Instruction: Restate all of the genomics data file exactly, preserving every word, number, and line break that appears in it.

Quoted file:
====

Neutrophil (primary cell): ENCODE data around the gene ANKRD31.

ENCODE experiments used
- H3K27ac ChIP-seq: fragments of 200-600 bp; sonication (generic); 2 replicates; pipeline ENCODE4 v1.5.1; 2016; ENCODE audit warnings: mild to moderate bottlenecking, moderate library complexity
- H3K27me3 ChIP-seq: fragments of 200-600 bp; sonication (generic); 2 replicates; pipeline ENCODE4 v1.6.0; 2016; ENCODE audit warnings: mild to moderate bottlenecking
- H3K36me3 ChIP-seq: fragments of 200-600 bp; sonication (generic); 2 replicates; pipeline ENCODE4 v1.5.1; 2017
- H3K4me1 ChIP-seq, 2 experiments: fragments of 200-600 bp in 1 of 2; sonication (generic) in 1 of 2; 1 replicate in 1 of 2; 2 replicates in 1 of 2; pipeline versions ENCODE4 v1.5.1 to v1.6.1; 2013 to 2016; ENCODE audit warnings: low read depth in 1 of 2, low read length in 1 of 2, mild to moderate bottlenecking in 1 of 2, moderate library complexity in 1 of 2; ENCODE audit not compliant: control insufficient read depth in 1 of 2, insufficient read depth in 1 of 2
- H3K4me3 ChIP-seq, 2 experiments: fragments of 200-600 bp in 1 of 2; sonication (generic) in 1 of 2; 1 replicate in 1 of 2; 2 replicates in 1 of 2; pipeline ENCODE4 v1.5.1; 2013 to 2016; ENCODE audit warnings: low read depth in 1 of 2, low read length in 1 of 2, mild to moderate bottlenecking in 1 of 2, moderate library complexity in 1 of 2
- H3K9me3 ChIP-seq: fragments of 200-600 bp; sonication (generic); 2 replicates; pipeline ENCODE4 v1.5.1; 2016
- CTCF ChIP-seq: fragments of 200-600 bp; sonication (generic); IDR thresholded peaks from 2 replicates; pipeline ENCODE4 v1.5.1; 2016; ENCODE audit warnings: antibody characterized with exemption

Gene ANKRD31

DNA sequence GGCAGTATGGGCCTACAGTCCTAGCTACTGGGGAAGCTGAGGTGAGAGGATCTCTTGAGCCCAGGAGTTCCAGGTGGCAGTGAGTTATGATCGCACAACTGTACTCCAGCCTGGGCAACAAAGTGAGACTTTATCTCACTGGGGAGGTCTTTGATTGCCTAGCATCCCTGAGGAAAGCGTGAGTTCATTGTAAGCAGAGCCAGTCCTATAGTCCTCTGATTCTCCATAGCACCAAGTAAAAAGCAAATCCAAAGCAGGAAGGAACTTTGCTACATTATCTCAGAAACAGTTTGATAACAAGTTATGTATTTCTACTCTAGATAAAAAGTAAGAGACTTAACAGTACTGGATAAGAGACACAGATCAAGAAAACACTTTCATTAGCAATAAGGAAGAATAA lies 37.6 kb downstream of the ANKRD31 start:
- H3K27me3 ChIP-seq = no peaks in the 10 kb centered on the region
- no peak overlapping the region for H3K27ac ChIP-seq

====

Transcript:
Neutrophil (primary cell): ENCODE data around the gene ANKRD31.

ENCODE experiments used
- H3K27ac ChIP-seq: fragments of 200-600 bp; sonication (generic); 2 replicates; pipeline ENCODE4 v1.5.1; 2016; ENCODE audit warnings: mild to moderate bottlenecking, moderate library complexity
- H3K27me3 ChIP-seq: fragments of 200-600 bp; sonication (generic); 2 replicates; pipeline ENCODE4 v1.6.0; 2016; ENCODE audit warnings: mild to moderate bottlenecking
- H3K36me3 ChIP-seq: fragments of 200-600 bp; sonication (generic); 2 replicates; pipeline ENCODE4 v1.5.1; 2017
- H3K4me1 ChIP-seq, 2 experiments: fragments of 200-600 bp in 1 of 2; sonication (generic) in 1 of 2; 1 replicate in 1 of 2; 2 replicates in 1 of 2; pipeline versions ENCODE4 v1.5.1 to v1.6.1; 2013 to 2016; ENCODE audit warnings: low read depth in 1 of 2, low read length in 1 of 2, mild to moderate bottlenecking in 1 of 2, moderate library complexity in 1 of 2; ENCODE audit not compliant: control insufficient read depth in 1 of 2, insufficient read depth in 1 of 2
- H3K4me3 ChIP-seq, 2 experiments: fragments of 200-600 bp in 1 of 2; sonication (generic) in 1 of 2; 1 replicate in 1 of 2; 2 replicates in 1 of 2; pipeline ENCODE4 v1.5.1; 2013 to 2016; ENCODE audit warnings: low read depth in 1 of 2, low read length in 1 of 2, mild to moderate bottlenecking in 1 of 2, moderate library complexity in 1 of 2
- H3K9me3 ChIP-seq: fragments of 200-600 bp; sonication (generic); 2 replicates; pipeline ENCODE4 v1.5.1; 2016
- CTCF ChIP-seq: fragments of 200-600 bp; sonication (generic); IDR thresholded peaks from 2 replicates; pipeline ENCODE4 v1.5.1; 2016; ENCODE audit warnings: antibody characterized with exemption

Gene ANKRD31

DNA sequence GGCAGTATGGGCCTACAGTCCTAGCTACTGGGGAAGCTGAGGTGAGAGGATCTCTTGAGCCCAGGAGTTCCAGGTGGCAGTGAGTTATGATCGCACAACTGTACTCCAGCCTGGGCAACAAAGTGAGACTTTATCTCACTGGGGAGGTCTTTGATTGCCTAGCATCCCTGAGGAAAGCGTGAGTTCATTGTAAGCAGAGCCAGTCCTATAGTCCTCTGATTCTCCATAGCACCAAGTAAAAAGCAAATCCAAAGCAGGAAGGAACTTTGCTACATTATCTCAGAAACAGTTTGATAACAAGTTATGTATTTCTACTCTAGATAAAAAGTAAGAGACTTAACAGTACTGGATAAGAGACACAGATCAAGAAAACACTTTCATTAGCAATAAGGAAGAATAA lies 37.6 kb downstream of the ANKRD31 start:
- H3K27me3 ChIP-seq = no peaks in the 10 kb centered on the region
- no peak overlapping the region for H3K27ac ChIP-seq